The present paper analytically discusses the phenomenon of fingering in double phase flow through homogenous porous media by using variational iteration method. Fingering phenomenon is a physical phenomenon which occurs when a fluid contained in a porous medium is displaced by another of lesser viscosity which frequently occurred in problems of petroleum technology. In the current investigation a mathematical model is presented for the fingering phenomenon under certain simplified assumptions. An approximate analytical solution of the governing nonlinear partial differential equation is obtained using variational iteration method with the use of Mathematica software.
Analytical and numerical simulation of the problems arising in oilwater displacement has become a predictive tool in oil industry. In oil recovery process, oil is produced by simple natural decompression without any pumping effort at the wells. This stage is referred to as primary recovery, and it ends when a pressure equilibrium between the oil field and the atmosphere occurs. Primary recovery usually leaves 70%–85% of oil in the reservoir. To recover part of the remaining oil, a fluid (usually water) is injected into some wells (injection wells) while oil is produced through other wells (production wells). This process serves to maintain high reservoir pressure and flow rates. It also displaces some of the oil and pushes it toward the production wells. This stage of oil recovery is called secondary recovery process.
It is a very wellknown physical fact that when a fluid having greater viscosity flowing through a porous medium is displaced by another fluid of lesser viscosity then, instead of regular displacement of whole front, protuberance takes place which shoot through the porous medium at a relatively very high speed, and fingers have been developed during this process as shown in Figure
Representation of fingers in a cylindrical piece of homogeneous porous media.
As shown in Figure
Schematic presentation of fingering (instability) phenomenon.
The seepage velocity of water (injected fluid) (
The equations of continuity of two phases are given as [
From the definition of phase saturation [
The capillary pressure
For definiteness we assume capillary pressure
The relative permeability of water and oil is considered from the standard relationship due to Scheidegger and Johnson [
The equations of motion for saturation are obtained by substituting the values of (
Eliminating
Combining (
Integrating (
On simplifying,
Substituting the value of (
Expressing
Thus from (
Substituting the value of
Using (
or
Considering the dimensionless variables,
in (
In order to solve (
Following the variational iteration method [
Define the operator
Define the components
Here the initial approximation
Using (
Let
If the first finite
The numerical values of the saturation of water
Numerical values of saturation of water at different values of time and distance.

 









0  0.136275  0.273109  0.410519  0.548521  0.687134 

0.0004  0.136679  0.273519  0.410934  0.548941  0.687560 

0.0016  0.137894  0.274748  0.412178  0.550202  0.688836 

0.0036  0.139918  0.276797  0.414253  0.552303  0.690964 

0.0064  0.142752  0.279666  0.417158  0.555244  0.693943 

0.01  0.146396  0.283355  0.420892  0.559025  0.697772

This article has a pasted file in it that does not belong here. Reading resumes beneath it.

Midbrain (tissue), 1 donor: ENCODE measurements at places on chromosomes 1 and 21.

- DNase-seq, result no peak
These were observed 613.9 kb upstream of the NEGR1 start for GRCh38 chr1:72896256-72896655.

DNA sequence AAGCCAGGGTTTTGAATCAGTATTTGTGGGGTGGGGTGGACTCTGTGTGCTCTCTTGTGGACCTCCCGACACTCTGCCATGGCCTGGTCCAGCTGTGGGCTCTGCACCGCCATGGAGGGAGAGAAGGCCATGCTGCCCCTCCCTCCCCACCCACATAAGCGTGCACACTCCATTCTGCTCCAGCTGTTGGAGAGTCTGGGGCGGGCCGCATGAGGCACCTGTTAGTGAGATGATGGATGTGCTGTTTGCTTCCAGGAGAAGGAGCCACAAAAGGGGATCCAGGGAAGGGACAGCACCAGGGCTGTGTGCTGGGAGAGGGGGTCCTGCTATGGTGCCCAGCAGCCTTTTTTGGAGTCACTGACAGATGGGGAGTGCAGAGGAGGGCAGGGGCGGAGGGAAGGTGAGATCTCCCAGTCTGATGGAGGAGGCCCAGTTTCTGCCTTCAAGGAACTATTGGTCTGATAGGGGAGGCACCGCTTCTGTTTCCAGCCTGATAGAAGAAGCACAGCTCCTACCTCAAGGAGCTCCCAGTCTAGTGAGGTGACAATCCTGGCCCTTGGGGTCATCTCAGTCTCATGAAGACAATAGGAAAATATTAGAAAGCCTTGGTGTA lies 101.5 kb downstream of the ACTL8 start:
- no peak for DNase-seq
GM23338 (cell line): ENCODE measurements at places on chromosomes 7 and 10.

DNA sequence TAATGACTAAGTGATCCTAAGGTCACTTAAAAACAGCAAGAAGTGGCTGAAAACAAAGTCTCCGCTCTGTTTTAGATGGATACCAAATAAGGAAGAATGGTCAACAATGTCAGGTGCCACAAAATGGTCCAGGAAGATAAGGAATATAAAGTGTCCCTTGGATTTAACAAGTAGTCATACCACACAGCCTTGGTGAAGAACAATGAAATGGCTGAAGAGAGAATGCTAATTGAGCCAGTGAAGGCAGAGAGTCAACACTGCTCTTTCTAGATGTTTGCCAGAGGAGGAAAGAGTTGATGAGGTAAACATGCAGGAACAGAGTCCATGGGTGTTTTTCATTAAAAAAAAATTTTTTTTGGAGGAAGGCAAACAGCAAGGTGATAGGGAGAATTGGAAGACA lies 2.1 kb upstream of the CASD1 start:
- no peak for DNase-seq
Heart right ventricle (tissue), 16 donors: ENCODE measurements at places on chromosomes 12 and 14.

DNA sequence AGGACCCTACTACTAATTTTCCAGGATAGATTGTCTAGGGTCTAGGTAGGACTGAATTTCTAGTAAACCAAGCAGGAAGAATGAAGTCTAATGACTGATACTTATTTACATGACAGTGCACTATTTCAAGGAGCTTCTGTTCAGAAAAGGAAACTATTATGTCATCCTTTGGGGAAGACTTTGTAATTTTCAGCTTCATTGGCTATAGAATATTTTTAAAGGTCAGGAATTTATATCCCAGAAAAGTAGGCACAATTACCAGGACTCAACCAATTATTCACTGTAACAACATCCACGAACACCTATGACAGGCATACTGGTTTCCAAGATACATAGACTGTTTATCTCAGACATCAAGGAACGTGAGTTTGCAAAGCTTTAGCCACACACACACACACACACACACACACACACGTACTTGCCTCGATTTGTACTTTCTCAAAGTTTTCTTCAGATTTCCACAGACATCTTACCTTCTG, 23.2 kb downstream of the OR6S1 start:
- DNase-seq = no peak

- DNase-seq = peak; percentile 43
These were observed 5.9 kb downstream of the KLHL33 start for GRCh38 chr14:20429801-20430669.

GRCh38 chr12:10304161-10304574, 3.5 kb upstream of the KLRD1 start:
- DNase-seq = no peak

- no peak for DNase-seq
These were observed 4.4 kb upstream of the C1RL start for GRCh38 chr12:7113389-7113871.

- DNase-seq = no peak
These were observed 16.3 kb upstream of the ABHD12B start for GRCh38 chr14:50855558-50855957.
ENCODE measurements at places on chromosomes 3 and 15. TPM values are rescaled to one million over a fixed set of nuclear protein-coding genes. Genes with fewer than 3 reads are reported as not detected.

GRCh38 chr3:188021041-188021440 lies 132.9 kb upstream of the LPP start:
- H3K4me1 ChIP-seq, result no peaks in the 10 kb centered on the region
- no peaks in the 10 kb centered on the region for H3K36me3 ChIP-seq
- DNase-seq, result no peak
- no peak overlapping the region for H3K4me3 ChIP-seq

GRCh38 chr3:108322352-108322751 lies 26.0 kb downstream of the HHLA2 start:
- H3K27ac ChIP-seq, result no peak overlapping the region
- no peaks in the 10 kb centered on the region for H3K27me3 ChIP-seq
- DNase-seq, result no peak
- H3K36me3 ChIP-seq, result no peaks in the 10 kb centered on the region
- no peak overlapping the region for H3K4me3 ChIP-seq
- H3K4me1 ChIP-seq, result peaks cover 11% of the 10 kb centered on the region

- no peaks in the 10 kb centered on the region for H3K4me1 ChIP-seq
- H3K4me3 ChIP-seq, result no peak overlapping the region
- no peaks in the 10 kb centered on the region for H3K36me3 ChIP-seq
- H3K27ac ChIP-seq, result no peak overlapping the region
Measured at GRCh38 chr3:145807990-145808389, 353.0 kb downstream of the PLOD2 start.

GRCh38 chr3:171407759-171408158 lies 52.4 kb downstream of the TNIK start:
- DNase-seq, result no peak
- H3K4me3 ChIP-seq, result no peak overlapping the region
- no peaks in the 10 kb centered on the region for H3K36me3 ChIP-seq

The plot of time (
The plot of distance (
In the present investigation the phenomenon of fingering has been analytically discussed by considering the mass flow rate of injected water to determine the saturation of injected water for different values of time and distance. It is concluded that by considering the mass flow rate of oil and water, the saturation of injected water advances faster in comparison with the saturation of injected water neglecting the mass flow rate. The values of parameters used in present investigation are shown in Table
Values of different parameters.
Parameter  Value 




0.01 kg/ 

20 k Pa 

1000 kg/ 



1 m 

0.6800 
In the present study the mass conservation equation and Darcy’s law are considered for isothermal flows where the effect of temperature to the system is neglected; however, the mathematical model can be developed for nonisothermal flows. Analytical methods are the most widely used classical reservoir engineering methods in the petroleum industry in predicting petroleum reservoir performance. We concluded that the present variational iteration method used for finding the approximate analytical solution was found to be easy, accurate, and efficient in comparison with other analytical methods.
Seepage velocity of injected fluid (meter/second)
Seepage velocity of native fluid (meter/second)
Permeability of homogeneous porous medium (meter^{2})
Relative permeability of injected fluid (dimensionless)
Relative permeability of native fluid (dimensionless)
Viscosity of injected fluid (pascal second)
Viscosity of native fluid (pascal second)
Density of injected fluid (kg/meter^{3})
Density of native fluid (kg/meter^{3})
Mass flow rate of water (kg/(second·meter^{3}))
Mass flow rate of oil (kg/(second·meter^{3}))
Pressure of injected fluid (pascal)
Pressure of native fluid (pascal)
Porosity of homogeneous porous medium (dimensionless)
Capillary pressure coefficient (pascal)
Saturation of water (dimensionless)
Linear coordinate for distance (meter)
Linear coordinate for time (second)
Linear coordinate for distance (dimensionless)
Linear coordinate for time (dimensionless)
Length of porous medium (meter)
Capillary pressure (pascal).